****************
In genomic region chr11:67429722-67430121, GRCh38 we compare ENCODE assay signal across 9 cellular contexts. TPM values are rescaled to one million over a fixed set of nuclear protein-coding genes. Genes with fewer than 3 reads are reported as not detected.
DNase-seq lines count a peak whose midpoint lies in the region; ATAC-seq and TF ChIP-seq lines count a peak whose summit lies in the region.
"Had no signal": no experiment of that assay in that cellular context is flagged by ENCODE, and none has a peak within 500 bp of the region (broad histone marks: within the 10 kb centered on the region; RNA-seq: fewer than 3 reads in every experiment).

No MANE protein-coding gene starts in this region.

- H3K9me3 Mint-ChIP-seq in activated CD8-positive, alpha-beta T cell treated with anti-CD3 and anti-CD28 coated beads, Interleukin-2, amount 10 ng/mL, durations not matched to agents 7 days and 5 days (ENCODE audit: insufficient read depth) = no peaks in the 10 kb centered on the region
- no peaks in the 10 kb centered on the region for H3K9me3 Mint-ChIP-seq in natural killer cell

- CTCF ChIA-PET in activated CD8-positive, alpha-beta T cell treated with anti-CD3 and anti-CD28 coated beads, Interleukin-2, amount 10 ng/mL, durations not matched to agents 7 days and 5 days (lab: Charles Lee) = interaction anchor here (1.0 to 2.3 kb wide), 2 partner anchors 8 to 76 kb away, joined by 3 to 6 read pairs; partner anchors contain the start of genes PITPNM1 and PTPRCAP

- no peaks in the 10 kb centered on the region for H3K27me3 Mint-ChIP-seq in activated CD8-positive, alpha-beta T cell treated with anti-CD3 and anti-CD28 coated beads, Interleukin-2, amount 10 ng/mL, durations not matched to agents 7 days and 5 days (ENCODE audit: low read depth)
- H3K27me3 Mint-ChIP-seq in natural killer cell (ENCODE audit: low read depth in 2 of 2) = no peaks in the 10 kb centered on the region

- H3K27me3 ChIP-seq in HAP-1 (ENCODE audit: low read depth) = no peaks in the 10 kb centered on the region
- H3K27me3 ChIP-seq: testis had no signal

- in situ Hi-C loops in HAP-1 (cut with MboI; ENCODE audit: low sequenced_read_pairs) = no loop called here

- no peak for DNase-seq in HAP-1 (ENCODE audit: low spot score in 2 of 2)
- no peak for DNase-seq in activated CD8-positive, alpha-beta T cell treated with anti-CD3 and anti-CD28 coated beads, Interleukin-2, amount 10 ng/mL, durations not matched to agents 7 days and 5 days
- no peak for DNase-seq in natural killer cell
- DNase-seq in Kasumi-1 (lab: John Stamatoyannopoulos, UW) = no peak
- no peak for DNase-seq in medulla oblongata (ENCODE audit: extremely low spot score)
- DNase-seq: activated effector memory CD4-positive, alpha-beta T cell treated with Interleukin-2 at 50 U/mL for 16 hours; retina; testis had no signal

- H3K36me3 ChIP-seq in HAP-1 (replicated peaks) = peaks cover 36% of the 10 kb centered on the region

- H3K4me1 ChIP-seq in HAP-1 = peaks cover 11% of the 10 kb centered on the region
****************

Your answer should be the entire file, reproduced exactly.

In genomic region chr11:67429722-67430121, GRCh38 we compare ENCODE assay signal across 9 cellular contexts. TPM values are rescaled to one million over a fixed set of nuclear protein-coding genes. Genes with fewer than 3 reads are reported as not detected.
DNase-seq lines count a peak whose midpoint lies in the region; ATAC-seq and TF ChIP-seq lines count a peak whose summit lies in the region.
"Had no signal": no experiment of that assay in that cellular context is flagged by ENCODE, and none has a peak within 500 bp of the region (broad histone marks: within the 10 kb centered on the region; RNA-seq: fewer than 3 reads in every experiment).

No MANE protein-coding gene starts in this region.

- H3K9me3 Mint-ChIP-seq in activated CD8-positive, alpha-beta T cell treated with anti-CD3 and anti-CD28 coated beads, Interleukin-2, amount 10 ng/mL, durations not matched to agents 7 days and 5 days (ENCODE audit: insufficient read depth) = no peaks in the 10 kb centered on the region
- no peaks in the 10 kb centered on the region for H3K9me3 Mint-ChIP-seq in natural killer cell

- CTCF ChIA-PET in activated CD8-positive, alpha-beta T cell treated with anti-CD3 and anti-CD28 coated beads, Interleukin-2, amount 10 ng/mL, durations not matched to agents 7 days and 5 days (lab: Charles Lee) = interaction anchor here (1.0 to 2.3 kb wide), 2 partner anchors 8 to 76 kb away, joined by 3 to 6 read pairs; partner anchors contain the start of genes PITPNM1 and PTPRCAP

- no peaks in the 10 kb centered on the region for H3K27me3 Mint-ChIP-seq in activated CD8-positive, alpha-beta T cell treated with anti-CD3 and anti-CD28 coated beads, Interleukin-2, amount 10 ng/mL, durations not matched to agents 7 days and 5 days (ENCODE audit: low read depth)
- H3K27me3 Mint-ChIP-seq in natural killer cell (ENCODE audit: low read depth in 2 of 2) = no peaks in the 10 kb centered on the region

- H3K27me3 ChIP-seq in HAP-1 (ENCODE audit: low read depth) = no peaks in the 10 kb centered on the region
- H3K27me3 ChIP-seq: testis had no signal

- in situ Hi-C loops in HAP-1 (cut with MboI; ENCODE audit: low sequenced_read_pairs) = no loop called here

- no peak for DNase-seq in HAP-1 (ENCODE audit: low spot score in 2 of 2)
- no peak for DNase-seq in activated CD8-positive, alpha-beta T cell treated with anti-CD3 and anti-CD28 coated beads, Interleukin-2, amount 10 ng/mL, durations not matched to agents 7 days and 5 days
- no peak for DNase-seq in natural killer cell
- DNase-seq in Kasumi-1 (lab: John Stamatoyannopoulos, UW) = no peak
- no peak for DNase-seq in medulla oblongata (ENCODE audit: extremely low spot score)
- DNase-seq: activated effector memory CD4-positive, alpha-beta T cell treated with Interleukin-2 at 50 U/mL for 16 hours; retina; testis had no signal

- H3K36me3 ChIP-seq in HAP-1 (replicated peaks) = peaks cover 36% of the 10 kb centered on the region

- H3K4me1 ChIP-seq in HAP-1 = peaks cover 11% of the 10 kb centered on the region